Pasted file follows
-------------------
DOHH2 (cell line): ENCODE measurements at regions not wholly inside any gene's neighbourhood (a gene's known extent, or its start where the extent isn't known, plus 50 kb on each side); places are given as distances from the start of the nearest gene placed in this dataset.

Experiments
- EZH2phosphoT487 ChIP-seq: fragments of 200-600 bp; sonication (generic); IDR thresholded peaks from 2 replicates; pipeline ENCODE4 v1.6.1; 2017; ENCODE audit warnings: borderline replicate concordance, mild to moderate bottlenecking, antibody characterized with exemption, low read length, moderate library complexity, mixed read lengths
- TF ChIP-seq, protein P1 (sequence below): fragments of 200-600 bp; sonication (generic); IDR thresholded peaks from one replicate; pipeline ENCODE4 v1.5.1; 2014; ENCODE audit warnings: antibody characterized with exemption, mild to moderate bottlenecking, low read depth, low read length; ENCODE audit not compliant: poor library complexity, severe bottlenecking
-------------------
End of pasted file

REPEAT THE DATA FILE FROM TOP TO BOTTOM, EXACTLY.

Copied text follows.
DOHH2 (cell line): ENCODE measurements at regions not wholly inside any gene's neighbourhood (a gene's known extent, or its start where the extent isn't known, plus 50 kb on each side); places are given as distances from the start of the nearest gene placed in this dataset.

Experiments
- EZH2phosphoT487 ChIP-seq: fragments of 200-600 bp; sonication (generic); IDR thresholded peaks from 2 replicates; pipeline ENCODE4 v1.6.1; 2017; ENCODE audit warnings: borderline replicate concordance, mild to moderate bottlenecking, antibody characterized with exemption, low read length, moderate library complexity, mixed read lengths
- TF ChIP-seq, protein P1 (sequence below): fragments of 200-600 bp; sonication (generic); IDR thresholded peaks from one replicate; pipeline ENCODE4 v1.5.1; 2014; ENCODE audit warnings: antibody characterized with exemption, mild to moderate bottlenecking, low read depth, low read length; ENCODE audit not compliant: poor library complexity, severe bottlenecking